4. But not too much ! This for various reasons, the first of  which being quite simple : this might change, but transferring 500.000 € to a startup you found on the web is not an easy thing. This is not rational this about confidence, which is often wrongly granted I admit. Between a dishonest banker and a sound roboadvisor the choice should be quick, but is it actually not.
  5. He does not have too much money (again!).  Being managed by a robot is being managed like everyone else… and that is just not enough for a lot of people. Private banking is still sold as a luxury service, a closed club, an external sign of wealth. Roboadvisors are selling for now a very retail service which is repulsing clients searching the social status of private banking. Of course they are right, and everyone should definitely choose its investments on a pure rational, financial (or social) based, strategy, but this is not the case. The roboadvisor client is therefore probably more retail, which means he very grossly owns less than 100.000 € to invest.
  6. He does not have too much money (finally!). Financial assets starting at 100.000 € are linked already to numerous fiscal and legal issues, especially in France, a countries with very complex tax and legal system. Clients need personal advise that a roboadvisor cannot give. Advize understood it quickly by offering hybrid advising (as Vanguard or Schwab in the US). To be suited for pure roboadvisory a client must therefore have a very simple fiscal and personal situation.
  7. He believes in the possibility to successfully invest in financial markets. This sounds ridiculous but French people are culturally very defiant about financial markets. They have a huge bias against it and invest the bulk of their savings in real estate. The roboadvisor client have to sign some paper were he agrees that losing 5%, 10%, 20% or even more is acceptable. A lot of French people prefer the reassuring illusion of never losing anything in a small and mediocre real estate investment than this.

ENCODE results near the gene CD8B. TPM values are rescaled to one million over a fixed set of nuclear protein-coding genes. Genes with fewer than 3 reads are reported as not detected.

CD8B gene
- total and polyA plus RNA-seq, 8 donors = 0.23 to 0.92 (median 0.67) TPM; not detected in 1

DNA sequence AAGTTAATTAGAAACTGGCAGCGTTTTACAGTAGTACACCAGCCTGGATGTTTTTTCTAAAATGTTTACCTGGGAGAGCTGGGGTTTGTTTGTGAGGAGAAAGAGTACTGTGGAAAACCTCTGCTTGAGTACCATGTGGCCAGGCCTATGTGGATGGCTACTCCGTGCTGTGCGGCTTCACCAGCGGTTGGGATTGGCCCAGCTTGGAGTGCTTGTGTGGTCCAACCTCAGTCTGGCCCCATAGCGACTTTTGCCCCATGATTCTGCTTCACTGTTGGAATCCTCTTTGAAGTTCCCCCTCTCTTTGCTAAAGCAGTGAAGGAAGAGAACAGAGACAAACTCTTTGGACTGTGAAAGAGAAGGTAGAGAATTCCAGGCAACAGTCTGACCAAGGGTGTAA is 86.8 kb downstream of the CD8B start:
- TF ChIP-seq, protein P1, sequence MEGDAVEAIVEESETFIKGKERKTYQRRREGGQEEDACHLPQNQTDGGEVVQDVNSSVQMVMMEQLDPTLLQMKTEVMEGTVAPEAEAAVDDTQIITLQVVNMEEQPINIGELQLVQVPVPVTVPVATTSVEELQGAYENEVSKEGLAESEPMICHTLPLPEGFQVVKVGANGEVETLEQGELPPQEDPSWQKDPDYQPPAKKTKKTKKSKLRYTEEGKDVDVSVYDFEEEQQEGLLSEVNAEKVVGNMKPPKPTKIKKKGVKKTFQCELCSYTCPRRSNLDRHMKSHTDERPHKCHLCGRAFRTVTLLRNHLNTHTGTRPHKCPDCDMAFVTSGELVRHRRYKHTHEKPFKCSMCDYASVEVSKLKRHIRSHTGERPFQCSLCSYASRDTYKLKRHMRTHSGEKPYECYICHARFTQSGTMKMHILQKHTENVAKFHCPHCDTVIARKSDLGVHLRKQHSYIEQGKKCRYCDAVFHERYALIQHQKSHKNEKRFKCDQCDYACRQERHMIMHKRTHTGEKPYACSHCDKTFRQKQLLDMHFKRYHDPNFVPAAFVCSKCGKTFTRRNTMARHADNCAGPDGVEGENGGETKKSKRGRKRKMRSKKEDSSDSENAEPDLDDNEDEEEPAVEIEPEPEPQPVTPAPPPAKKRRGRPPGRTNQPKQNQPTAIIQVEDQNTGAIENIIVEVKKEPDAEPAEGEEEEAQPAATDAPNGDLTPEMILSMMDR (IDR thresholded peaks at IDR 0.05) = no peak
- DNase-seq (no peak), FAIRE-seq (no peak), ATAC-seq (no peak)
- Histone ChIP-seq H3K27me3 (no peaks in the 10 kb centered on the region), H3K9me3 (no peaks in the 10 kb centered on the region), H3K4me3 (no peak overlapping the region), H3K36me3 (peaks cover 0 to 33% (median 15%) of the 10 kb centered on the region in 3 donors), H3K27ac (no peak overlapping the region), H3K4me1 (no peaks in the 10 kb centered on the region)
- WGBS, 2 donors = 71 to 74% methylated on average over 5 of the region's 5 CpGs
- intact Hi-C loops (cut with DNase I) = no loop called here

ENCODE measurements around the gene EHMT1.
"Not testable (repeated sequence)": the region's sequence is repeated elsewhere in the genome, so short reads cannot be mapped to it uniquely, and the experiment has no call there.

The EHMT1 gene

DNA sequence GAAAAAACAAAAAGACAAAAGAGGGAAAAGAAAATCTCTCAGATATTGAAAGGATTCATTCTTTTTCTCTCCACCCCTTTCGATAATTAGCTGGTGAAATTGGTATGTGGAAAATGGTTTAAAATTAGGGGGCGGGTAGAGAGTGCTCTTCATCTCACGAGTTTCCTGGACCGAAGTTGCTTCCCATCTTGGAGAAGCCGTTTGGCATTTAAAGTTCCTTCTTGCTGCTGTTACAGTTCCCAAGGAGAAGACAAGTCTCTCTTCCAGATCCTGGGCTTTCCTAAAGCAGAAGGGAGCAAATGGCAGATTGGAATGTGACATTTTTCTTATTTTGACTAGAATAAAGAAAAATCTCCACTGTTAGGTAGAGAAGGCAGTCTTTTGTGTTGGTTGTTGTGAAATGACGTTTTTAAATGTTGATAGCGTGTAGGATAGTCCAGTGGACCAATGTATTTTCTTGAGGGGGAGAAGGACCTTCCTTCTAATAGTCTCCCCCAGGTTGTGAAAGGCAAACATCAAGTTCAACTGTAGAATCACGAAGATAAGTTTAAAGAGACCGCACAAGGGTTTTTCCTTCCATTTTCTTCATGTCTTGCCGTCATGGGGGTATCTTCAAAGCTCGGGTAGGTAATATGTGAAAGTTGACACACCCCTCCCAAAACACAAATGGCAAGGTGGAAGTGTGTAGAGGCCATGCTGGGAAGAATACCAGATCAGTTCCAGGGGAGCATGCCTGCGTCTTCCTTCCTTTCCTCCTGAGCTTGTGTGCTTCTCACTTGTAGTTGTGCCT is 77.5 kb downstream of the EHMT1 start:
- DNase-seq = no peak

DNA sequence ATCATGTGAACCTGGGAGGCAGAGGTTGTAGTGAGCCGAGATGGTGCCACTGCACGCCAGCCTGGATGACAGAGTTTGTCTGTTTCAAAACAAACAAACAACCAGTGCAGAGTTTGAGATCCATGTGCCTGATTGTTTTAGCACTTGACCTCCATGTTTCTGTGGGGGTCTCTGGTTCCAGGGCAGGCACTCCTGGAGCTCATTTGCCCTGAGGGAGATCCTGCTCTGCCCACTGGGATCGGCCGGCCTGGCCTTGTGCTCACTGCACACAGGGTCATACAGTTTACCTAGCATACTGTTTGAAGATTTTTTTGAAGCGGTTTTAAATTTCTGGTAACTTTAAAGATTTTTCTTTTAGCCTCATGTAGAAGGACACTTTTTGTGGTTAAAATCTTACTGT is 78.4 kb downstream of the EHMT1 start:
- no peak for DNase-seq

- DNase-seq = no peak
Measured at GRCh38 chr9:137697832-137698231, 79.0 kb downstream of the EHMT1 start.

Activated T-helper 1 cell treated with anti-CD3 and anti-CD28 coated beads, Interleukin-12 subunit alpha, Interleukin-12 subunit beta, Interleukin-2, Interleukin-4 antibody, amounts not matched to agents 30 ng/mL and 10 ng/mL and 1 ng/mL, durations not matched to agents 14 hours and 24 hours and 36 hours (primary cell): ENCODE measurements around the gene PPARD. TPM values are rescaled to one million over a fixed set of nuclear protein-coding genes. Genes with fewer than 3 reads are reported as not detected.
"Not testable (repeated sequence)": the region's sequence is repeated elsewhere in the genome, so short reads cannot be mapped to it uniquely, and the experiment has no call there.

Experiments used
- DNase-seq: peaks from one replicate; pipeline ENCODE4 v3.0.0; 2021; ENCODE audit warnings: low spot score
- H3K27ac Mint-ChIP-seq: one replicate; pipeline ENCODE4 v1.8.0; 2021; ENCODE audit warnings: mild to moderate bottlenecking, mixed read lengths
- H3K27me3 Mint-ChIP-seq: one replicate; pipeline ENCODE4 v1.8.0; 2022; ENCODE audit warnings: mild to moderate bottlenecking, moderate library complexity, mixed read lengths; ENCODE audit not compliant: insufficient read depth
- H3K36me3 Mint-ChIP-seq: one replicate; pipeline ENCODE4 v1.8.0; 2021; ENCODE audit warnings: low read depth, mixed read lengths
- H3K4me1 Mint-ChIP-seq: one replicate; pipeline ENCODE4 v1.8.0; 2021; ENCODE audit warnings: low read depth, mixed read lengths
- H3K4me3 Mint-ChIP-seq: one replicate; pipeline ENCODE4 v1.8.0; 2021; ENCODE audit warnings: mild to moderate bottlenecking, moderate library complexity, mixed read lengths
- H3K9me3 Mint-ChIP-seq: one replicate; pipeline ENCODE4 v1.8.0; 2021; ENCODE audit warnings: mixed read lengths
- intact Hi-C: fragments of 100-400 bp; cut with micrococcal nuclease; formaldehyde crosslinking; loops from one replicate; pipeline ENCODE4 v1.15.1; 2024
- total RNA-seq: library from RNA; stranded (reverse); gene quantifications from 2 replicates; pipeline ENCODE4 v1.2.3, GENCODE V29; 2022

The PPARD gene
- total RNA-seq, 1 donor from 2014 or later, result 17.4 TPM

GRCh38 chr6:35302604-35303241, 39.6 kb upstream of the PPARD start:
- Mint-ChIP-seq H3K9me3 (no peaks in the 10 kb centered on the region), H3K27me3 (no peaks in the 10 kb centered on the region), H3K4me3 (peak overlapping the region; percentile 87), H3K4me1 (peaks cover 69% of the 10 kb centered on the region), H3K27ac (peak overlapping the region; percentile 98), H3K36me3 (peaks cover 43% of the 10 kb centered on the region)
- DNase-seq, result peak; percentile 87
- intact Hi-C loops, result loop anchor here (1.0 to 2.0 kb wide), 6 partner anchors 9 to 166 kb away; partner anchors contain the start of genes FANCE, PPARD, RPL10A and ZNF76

8. But he should not be too much interested in those markets either ! One of the roboadvisor’s principle is that the client cannot do anything, it is automatic. Those who are deeply invested in their investments want to keep control of them, to DIY somehow. They will probably not be interested. They might seek advise but will not give up management.
  9. He must be aware and understand the difference between a roboadvisor, an online managed investment account and his retail bank. “Believe me you will make a lot of money with ETFs, a diversified asset class allocation and automatic rebalancing…” this is kind of obscure for a lot of normal people. The client will therefore probably have a sufficient knowledge of modern financial markets.